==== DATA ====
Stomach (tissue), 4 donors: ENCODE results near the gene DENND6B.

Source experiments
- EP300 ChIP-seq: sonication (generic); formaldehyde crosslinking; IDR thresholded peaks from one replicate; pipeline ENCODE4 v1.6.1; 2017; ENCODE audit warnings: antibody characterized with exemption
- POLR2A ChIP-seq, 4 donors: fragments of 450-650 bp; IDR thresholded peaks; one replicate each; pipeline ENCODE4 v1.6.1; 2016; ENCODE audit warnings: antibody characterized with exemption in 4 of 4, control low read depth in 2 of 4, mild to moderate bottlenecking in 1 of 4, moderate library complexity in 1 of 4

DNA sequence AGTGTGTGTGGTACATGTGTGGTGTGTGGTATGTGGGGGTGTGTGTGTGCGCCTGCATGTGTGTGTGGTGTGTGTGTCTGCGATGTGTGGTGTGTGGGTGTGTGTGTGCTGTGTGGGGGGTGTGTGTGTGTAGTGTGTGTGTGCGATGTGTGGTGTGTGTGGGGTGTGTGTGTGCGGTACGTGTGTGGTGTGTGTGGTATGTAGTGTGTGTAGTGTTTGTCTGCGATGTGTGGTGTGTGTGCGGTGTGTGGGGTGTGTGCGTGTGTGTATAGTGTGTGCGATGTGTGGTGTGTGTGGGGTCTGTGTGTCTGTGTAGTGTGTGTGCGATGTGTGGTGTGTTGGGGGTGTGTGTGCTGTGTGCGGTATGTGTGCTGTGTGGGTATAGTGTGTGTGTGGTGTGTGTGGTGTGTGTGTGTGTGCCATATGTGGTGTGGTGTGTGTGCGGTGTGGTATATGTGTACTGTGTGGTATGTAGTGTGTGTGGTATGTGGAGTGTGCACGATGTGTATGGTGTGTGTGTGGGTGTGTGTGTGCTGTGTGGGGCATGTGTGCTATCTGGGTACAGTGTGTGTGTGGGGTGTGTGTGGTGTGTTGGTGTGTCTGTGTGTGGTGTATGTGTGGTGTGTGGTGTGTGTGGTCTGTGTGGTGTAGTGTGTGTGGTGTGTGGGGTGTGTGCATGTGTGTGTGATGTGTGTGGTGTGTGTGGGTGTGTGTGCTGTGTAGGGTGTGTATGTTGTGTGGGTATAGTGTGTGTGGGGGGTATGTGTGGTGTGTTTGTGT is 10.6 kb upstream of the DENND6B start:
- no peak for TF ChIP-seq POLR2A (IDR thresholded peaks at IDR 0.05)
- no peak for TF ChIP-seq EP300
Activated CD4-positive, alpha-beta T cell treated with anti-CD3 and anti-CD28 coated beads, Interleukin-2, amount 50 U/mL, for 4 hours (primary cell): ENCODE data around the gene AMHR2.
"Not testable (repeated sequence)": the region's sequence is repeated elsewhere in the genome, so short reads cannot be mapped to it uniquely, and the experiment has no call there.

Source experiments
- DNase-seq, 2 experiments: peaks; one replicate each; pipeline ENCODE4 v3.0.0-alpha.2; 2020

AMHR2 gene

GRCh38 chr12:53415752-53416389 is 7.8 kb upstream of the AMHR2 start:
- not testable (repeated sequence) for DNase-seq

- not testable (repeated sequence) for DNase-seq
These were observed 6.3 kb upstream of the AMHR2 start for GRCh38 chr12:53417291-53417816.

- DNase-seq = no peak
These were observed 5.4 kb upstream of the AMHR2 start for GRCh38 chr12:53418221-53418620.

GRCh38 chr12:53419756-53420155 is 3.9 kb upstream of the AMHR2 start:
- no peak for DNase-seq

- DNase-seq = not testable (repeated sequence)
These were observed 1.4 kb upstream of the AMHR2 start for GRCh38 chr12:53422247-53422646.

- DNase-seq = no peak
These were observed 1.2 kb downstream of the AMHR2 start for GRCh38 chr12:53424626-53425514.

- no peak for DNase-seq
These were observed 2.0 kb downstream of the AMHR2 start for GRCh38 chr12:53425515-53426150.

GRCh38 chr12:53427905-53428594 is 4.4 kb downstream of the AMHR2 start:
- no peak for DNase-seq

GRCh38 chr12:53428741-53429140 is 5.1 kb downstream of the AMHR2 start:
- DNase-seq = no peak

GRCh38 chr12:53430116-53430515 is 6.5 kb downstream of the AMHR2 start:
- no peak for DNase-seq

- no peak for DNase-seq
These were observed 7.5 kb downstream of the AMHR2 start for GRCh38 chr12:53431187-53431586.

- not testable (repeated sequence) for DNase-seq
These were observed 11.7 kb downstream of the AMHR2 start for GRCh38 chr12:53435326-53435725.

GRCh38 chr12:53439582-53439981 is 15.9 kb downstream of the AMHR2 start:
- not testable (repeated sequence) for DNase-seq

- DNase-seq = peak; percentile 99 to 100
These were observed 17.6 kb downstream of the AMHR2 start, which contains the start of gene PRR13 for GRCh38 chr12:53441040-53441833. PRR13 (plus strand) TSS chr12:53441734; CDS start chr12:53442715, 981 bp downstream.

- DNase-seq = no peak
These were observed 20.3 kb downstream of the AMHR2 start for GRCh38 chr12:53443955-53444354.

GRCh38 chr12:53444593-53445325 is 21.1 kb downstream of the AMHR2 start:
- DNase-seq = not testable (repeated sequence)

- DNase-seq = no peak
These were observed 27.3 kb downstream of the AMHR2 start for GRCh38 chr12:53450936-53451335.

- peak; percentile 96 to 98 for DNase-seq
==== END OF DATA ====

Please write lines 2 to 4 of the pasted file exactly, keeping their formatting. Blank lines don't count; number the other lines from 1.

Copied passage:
Source experiments
- EP300 ChIP-seq: sonication (generic); formaldehyde crosslinking; IDR thresholded peaks from one replicate; pipeline ENCODE4 v1.6.1; 2017; ENCODE audit warnings: antibody characterized with exemption
- POLR2A ChIP-seq, 4 donors: fragments of 450-650 bp; IDR thresholded peaks; one replicate each; pipeline ENCODE4 v1.6.1; 2016; ENCODE audit warnings: antibody characterized with exemption in 4 of 4, control low read depth in 2 of 4, mild to moderate bottlenecking in 1 of 4, moderate library complexity in 1 of 4